New Ford Focus takes on extreme Alpine conditions

The next generation Ford Focus is currently undergoing a series of tests that has taken it to some of the most extreme locations on the planet.

Ahead of its early 2011 arrival in Ireland, the car is being driven overloaded up and down the high Alpine passes of Austria, just one of a series of tests to ensure impeccable reliability and dependability wherever it is sold.

Altitude affects cars in the same way it affects humans. The higher you climb, the less oxygen there is in the air and it becomes harder to breathe and function. Ford demands its products meet high standards of performance at all altitudes which is why the company frequently heads to the Austrian Alps and to the Grossglockner High Alpine Road to test its cars.

Ford vehicle integration engineer Bernd Herweling is spending two weeks there this month, driving 200km up and down the mountain every day. “We’re here testing next generation Focus with a variety of powertrains, both petrol and diesel,” he explains. “We’re evaluating driveability on steep mountain roads from a customer perspective.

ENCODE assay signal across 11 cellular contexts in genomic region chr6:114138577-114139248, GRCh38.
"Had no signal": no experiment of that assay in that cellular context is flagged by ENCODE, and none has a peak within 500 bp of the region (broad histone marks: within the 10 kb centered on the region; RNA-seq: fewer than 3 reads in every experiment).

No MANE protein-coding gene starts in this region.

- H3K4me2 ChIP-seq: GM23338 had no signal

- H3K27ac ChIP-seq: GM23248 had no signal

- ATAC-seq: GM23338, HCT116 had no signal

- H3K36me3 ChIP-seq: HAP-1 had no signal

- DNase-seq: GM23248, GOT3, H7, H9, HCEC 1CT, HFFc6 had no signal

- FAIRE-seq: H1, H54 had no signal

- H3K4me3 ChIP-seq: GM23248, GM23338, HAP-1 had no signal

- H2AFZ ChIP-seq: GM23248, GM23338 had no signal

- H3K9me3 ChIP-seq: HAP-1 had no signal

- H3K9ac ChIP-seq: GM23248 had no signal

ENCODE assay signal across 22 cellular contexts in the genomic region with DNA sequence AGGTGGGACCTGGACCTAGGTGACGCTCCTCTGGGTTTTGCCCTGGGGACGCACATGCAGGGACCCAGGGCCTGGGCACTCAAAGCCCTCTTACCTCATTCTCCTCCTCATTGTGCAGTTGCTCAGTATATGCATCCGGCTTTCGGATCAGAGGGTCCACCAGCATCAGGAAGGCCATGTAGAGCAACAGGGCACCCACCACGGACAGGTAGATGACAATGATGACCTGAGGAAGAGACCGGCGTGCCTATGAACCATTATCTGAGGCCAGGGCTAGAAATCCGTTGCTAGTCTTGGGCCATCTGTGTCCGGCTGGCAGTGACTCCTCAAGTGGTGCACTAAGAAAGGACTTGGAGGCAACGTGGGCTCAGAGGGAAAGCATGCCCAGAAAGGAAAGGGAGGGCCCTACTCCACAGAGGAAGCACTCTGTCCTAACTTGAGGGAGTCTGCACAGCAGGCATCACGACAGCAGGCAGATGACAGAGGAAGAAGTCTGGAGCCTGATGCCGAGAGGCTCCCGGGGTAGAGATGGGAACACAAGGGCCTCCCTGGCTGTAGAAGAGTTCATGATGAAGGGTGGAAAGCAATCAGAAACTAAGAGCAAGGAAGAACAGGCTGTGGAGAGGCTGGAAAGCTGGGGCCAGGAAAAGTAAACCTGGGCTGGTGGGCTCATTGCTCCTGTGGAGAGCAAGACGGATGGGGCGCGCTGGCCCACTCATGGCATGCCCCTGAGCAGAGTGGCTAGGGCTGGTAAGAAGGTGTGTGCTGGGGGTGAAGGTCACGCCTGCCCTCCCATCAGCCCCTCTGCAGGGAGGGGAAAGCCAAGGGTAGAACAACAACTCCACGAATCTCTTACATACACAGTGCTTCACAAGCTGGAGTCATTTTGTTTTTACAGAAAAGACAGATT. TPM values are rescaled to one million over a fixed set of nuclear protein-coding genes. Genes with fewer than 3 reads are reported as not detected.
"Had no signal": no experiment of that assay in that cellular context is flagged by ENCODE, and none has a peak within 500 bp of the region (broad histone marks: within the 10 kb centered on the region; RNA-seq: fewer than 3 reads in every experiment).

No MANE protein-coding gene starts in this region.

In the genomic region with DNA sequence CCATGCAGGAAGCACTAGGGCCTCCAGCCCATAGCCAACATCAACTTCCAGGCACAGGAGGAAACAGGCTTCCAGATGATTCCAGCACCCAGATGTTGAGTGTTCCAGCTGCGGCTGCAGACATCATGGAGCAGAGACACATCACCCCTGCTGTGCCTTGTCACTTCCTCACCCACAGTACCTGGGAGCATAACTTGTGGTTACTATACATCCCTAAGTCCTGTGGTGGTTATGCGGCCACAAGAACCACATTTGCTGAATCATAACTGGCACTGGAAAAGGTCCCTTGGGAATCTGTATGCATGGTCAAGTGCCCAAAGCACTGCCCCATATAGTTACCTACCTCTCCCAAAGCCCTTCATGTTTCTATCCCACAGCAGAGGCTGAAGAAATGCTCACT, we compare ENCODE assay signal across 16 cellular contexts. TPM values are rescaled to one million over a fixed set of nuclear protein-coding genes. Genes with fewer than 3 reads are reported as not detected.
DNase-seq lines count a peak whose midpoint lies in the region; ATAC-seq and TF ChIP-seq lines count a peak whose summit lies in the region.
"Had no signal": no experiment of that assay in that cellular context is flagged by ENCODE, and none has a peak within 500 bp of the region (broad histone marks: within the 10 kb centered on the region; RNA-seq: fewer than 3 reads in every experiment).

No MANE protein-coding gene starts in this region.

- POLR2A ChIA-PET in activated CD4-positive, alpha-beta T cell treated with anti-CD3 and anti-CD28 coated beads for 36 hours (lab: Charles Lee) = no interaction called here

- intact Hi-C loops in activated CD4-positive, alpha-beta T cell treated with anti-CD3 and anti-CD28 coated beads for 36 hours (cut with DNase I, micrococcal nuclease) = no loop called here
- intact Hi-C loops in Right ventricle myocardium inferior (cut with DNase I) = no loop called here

“The drive up the mountain is a pretty much constant 12 per cent gradient all the way up to the 2,400 metre mark. Up there the air is a lot thinner so the engine has to work harder. It’s a long route which allows us to generate a lot of data.”

Today the team are testing a highly camouflaged Focus equipped with the all-new 1.6-litre Ford EcoBoost direct-injection turbo petrol engine. On the back seat there's a dozen or so plastic fuel cans filled with ballast which weigh the same as three heavy adults.

Other Focus models are undergoing towing tests on the gruelling road, towing a hefty four-wheeled trailer. “Trailer testing is very important,” adds Bernd. “At sea level in this car you can pull up to 1,500kg with this powertrain. But up here in this rarefied atmosphere the engine is going to struggle. We are pushing the limits to see just how much weight it will pull up the hill and how the clutch copes with hill starts at altitude.”

“The conditions are extreme but that's why we are here. If the car meets our performance targets in this environment, it'll cope with pretty much anything our customers will ask of it!”


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